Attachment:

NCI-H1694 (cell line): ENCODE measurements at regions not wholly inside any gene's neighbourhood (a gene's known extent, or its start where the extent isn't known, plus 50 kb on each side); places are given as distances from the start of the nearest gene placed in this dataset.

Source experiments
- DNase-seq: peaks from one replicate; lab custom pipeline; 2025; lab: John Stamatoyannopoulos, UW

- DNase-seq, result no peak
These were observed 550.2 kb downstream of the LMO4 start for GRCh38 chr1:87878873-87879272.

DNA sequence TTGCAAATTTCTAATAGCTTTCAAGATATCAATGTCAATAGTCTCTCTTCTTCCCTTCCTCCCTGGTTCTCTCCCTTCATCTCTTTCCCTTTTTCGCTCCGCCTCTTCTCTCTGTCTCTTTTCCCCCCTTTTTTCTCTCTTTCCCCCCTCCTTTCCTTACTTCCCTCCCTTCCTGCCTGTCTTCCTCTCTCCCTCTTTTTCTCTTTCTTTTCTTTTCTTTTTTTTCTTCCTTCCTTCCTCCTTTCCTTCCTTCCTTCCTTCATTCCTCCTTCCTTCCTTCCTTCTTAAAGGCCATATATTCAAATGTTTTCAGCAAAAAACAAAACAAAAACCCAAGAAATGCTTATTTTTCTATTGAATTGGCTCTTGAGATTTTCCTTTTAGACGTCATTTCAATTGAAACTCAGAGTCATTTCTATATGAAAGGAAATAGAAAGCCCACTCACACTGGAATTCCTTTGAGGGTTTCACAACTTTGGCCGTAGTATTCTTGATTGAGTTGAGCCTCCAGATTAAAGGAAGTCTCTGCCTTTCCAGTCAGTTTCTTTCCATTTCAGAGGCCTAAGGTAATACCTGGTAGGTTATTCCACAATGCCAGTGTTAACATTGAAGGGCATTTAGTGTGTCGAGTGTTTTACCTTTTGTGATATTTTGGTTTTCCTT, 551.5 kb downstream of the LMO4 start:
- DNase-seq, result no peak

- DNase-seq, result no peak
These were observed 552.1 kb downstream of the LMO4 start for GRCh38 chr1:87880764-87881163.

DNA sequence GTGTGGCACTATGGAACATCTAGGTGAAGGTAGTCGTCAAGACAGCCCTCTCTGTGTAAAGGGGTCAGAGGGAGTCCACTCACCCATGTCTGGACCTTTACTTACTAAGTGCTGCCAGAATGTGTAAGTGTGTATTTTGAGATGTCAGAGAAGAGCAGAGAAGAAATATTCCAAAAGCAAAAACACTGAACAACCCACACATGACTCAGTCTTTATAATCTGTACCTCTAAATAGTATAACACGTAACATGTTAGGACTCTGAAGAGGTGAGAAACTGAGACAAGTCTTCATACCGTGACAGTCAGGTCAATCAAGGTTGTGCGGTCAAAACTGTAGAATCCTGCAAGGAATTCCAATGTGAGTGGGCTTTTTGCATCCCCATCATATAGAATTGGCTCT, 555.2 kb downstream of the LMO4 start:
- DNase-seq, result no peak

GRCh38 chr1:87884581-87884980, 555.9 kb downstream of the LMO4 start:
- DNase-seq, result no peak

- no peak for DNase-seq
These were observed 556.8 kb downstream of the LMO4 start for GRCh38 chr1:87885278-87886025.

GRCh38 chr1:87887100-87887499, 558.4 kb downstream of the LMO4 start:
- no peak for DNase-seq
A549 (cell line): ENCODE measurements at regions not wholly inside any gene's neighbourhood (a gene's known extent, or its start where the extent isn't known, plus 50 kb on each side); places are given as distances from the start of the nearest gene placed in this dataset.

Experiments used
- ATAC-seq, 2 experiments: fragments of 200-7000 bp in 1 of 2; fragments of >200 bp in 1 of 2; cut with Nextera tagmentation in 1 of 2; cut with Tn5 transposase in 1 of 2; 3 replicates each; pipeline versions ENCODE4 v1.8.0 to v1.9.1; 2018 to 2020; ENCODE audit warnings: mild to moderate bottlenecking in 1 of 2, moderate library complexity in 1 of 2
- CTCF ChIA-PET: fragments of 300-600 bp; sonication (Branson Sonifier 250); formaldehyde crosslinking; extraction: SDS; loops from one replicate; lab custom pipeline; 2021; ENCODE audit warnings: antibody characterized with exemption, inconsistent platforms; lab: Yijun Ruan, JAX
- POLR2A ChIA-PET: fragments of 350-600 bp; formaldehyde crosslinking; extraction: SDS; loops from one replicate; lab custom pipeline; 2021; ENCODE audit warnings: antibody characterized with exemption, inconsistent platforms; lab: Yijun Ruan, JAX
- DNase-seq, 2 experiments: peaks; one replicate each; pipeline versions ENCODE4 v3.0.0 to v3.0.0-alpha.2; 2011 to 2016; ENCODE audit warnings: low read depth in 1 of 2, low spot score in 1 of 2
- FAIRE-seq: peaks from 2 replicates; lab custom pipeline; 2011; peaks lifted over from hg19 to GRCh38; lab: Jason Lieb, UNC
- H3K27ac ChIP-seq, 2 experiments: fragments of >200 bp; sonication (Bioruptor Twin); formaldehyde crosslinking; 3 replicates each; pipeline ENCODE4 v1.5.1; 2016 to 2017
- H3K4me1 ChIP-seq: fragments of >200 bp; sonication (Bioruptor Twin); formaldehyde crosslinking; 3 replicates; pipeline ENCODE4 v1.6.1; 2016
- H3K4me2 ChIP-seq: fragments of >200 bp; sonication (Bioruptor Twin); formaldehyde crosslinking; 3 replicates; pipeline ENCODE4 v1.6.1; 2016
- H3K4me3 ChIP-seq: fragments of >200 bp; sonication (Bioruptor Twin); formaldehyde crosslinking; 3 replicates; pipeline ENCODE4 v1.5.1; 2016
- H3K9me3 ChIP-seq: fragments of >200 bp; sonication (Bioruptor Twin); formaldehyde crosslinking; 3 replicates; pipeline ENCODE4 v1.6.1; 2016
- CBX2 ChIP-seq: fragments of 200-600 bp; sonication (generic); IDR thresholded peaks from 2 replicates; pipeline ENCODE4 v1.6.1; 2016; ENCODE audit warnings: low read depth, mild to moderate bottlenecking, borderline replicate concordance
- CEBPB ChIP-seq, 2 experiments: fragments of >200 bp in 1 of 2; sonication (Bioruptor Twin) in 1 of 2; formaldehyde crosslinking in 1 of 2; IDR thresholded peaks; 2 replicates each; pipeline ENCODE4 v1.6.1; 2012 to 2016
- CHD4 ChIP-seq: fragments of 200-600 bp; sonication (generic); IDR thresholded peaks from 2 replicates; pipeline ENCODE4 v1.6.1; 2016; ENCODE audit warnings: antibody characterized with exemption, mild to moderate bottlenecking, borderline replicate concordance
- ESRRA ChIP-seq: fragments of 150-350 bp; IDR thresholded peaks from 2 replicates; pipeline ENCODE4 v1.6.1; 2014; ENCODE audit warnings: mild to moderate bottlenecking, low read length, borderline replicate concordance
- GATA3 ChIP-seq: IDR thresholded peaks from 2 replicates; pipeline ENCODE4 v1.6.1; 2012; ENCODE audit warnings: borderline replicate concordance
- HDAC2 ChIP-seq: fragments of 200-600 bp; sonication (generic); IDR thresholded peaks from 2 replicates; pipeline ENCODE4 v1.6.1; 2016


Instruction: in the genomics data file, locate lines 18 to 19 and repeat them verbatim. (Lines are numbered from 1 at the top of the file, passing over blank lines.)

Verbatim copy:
A549 (cell line): ENCODE measurements at regions not wholly inside any gene's neighbourhood (a gene's known extent, or its start where the extent isn't known, plus 50 kb on each side); places are given as distances from the start of the nearest gene placed in this dataset.

Experiments used